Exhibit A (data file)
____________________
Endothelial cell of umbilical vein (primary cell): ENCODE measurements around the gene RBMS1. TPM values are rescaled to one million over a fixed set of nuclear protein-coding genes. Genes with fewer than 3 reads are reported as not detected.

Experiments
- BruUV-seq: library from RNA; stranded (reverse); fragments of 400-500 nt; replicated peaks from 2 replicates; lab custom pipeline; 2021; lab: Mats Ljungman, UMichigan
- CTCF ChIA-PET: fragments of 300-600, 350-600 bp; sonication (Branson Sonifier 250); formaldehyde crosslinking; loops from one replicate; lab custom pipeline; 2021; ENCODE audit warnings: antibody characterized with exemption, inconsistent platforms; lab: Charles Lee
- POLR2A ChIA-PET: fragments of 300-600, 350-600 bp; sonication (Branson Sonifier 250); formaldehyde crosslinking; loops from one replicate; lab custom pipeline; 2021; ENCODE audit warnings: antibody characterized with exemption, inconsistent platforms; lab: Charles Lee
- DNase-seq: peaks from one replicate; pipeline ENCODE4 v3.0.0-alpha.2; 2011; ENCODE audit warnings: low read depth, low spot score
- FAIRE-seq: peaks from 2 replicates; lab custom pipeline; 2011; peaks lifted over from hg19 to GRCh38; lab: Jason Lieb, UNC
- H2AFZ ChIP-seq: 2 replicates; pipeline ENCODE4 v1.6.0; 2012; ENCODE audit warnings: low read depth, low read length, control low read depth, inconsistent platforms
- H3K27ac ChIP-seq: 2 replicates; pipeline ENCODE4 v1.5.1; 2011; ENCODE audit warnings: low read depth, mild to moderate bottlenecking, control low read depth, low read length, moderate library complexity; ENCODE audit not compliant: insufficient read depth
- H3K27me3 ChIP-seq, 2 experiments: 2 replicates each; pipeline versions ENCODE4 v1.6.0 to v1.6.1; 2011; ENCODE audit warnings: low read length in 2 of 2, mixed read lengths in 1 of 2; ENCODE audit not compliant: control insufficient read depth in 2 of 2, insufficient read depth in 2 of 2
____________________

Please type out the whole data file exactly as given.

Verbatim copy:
Endothelial cell of umbilical vein (primary cell): ENCODE measurements around the gene RBMS1. TPM values are rescaled to one million over a fixed set of nuclear protein-coding genes. Genes with fewer than 3 reads are reported as not detected.

Experiments
- BruUV-seq: library from RNA; stranded (reverse); fragments of 400-500 nt; replicated peaks from 2 replicates; lab custom pipeline; 2021; lab: Mats Ljungman, UMichigan
- CTCF ChIA-PET: fragments of 300-600, 350-600 bp; sonication (Branson Sonifier 250); formaldehyde crosslinking; loops from one replicate; lab custom pipeline; 2021; ENCODE audit warnings: antibody characterized with exemption, inconsistent platforms; lab: Charles Lee
- POLR2A ChIA-PET: fragments of 300-600, 350-600 bp; sonication (Branson Sonifier 250); formaldehyde crosslinking; loops from one replicate; lab custom pipeline; 2021; ENCODE audit warnings: antibody characterized with exemption, inconsistent platforms; lab: Charles Lee
- DNase-seq: peaks from one replicate; pipeline ENCODE4 v3.0.0-alpha.2; 2011; ENCODE audit warnings: low read depth, low spot score
- FAIRE-seq: peaks from 2 replicates; lab custom pipeline; 2011; peaks lifted over from hg19 to GRCh38; lab: Jason Lieb, UNC
- H2AFZ ChIP-seq: 2 replicates; pipeline ENCODE4 v1.6.0; 2012; ENCODE audit warnings: low read depth, low read length, control low read depth, inconsistent platforms
- H3K27ac ChIP-seq: 2 replicates; pipeline ENCODE4 v1.5.1; 2011; ENCODE audit warnings: low read depth, mild to moderate bottlenecking, control low read depth, low read length, moderate library complexity; ENCODE audit not compliant: insufficient read depth
- H3K27me3 ChIP-seq, 2 experiments: 2 replicates each; pipeline versions ENCODE4 v1.6.0 to v1.6.1; 2011; ENCODE audit warnings: low read length in 2 of 2, mixed read lengths in 1 of 2; ENCODE audit not compliant: control insufficient read depth in 2 of 2, insufficient read depth in 2 of 2